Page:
Diane Abbott Pockets £110,000 of Licence Fee Payer Cash

Feel free to follow the link and you will be further directed to a schedule of payments, that Diane Abbott has properly declared, showing that every time she pops up on BBC’s This Week programme she pockets a cool £700.

In 2004, following a complaint made by Andrew Rosindell MP, Abbott was investigated by the Committee on Standards and Privileges regarding payment she had received from the BBC. They found she had failed to declare earnings of £17,300 on the Register of Members’ Interests which had been received for appearances on the television programme This Week, so, bearing that in mind she unfailingly declares her £700 per week courtesy of Auntie.

In August 2012 the BBC Trust ruled that payments to Abbott for her appearances on This Week were made in breach of BBC guidelines that banned payments to MPs who were representing their political parties. For her part, Abbott had correctly declared the payments in the Parliamentary Register of Members’ Interests. The Trust also said that Abbott had appeared on the show too often.

At the beginning of this year I wrote to the BBC and asked them this question;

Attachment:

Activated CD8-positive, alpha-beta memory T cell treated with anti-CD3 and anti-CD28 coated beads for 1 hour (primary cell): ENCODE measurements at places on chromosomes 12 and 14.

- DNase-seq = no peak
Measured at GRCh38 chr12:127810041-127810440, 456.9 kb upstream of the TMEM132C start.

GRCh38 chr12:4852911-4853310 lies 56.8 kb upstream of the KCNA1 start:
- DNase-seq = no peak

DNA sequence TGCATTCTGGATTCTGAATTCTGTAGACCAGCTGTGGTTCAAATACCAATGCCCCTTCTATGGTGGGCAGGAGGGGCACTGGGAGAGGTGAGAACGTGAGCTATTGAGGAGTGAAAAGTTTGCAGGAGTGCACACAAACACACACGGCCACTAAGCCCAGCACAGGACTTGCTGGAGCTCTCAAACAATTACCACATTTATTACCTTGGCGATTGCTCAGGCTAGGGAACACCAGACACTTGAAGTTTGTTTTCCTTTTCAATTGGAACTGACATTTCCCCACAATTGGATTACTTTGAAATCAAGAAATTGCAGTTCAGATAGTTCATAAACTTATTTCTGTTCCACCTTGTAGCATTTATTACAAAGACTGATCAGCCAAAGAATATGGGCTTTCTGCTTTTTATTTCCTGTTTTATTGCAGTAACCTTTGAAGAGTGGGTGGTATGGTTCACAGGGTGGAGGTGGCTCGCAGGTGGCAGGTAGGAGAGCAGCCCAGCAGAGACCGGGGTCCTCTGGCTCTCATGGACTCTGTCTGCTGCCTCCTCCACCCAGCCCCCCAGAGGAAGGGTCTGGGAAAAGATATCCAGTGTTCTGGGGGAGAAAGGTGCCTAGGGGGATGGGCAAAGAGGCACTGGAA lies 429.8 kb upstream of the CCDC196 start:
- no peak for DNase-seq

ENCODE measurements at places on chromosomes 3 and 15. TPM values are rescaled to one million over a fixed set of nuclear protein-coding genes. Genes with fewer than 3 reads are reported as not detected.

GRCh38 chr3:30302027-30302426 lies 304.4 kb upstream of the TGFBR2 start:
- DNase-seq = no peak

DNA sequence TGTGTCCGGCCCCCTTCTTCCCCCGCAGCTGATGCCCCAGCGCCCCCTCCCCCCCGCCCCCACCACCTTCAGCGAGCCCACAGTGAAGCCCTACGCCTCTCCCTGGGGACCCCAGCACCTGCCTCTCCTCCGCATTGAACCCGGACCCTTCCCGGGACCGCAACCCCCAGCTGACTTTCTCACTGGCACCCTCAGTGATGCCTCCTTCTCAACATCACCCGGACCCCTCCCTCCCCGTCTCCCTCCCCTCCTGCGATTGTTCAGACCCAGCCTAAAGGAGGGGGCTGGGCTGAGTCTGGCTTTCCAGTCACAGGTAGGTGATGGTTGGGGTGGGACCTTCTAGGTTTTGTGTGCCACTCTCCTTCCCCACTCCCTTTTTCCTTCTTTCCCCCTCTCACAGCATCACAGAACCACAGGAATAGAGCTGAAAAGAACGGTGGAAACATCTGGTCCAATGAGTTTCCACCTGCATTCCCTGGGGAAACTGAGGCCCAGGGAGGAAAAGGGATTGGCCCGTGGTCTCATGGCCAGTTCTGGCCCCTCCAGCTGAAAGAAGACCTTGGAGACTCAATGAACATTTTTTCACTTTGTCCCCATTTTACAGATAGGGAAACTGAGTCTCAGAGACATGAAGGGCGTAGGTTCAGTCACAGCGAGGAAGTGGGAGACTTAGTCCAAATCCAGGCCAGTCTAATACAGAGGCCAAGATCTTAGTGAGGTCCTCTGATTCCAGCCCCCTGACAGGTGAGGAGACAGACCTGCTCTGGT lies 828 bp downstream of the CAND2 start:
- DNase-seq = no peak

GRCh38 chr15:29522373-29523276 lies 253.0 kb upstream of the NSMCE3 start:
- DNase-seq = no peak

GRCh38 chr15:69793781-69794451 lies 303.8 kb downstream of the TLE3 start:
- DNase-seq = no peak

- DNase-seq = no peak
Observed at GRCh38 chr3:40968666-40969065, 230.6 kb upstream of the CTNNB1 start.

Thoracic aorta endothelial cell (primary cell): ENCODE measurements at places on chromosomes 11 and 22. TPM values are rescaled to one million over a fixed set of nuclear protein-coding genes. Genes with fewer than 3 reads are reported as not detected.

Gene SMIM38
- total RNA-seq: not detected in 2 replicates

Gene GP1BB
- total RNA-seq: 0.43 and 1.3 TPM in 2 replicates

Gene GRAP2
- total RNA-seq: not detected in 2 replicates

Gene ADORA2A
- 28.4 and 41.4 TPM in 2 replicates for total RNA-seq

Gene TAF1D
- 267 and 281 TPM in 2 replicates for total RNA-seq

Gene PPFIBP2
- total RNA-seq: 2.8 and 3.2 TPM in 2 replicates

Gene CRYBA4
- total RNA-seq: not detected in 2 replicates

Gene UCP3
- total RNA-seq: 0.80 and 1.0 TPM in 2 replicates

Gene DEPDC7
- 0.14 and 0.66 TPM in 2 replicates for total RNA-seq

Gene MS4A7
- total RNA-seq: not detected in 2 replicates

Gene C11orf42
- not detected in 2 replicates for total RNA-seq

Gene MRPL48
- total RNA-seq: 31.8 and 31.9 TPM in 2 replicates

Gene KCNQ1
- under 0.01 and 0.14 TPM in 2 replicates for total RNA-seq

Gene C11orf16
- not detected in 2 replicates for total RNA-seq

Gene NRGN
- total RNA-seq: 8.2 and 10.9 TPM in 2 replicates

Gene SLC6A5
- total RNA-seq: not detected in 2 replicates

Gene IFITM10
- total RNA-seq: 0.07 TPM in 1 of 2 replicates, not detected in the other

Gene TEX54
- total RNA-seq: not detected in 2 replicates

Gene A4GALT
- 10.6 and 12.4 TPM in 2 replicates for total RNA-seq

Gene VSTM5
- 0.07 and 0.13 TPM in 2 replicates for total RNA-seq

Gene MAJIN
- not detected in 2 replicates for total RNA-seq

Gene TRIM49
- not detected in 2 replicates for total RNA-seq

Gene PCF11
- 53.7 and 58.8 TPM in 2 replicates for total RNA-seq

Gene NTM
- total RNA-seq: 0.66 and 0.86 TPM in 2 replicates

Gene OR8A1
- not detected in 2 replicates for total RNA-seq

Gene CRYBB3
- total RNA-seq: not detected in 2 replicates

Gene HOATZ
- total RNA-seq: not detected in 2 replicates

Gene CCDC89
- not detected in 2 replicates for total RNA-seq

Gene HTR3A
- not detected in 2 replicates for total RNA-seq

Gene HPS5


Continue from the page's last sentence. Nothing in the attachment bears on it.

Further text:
“Could you please tell me for the 2012/2013 Financial Year;

a) How many serving MPs have appeared in BBC TV programmes (with the exception of live News Broadcasts etc)

b) What was the total sum of money paid to serving MPs for their appearance/contribution to BBC scheduled TV and Radio programmes”

Their reply included:-

With regard to payments to MPs, you may be interested to read the policy set out in the BBC’s Editorial Guidelines, which set out the principles to which BBC employees should adhere: http://www.bbc.co.uk/editorialguidelines/page/guidelines-politicspractices-interviews#payment-to-mps . These state:

10.4.7

We should not normally pay MPs, or others clearly identified as representing political parties, for appearances or other contributions to any BBC output in which they are speaking as a member of their party or expressing political views. They can, where appropriate, be paid a limited and realistic disturbance fee and/or any reimbursement for genuine expenses.

10.4.8

They may be paid for contributions to non-political output, where they are appearing on the basis of their expertise outside politics or of their celebrity, and are not taking part as a member of their party or expressing political views.

So, it was 2012 when she was ruled in breach of the above Editorial Guidelines.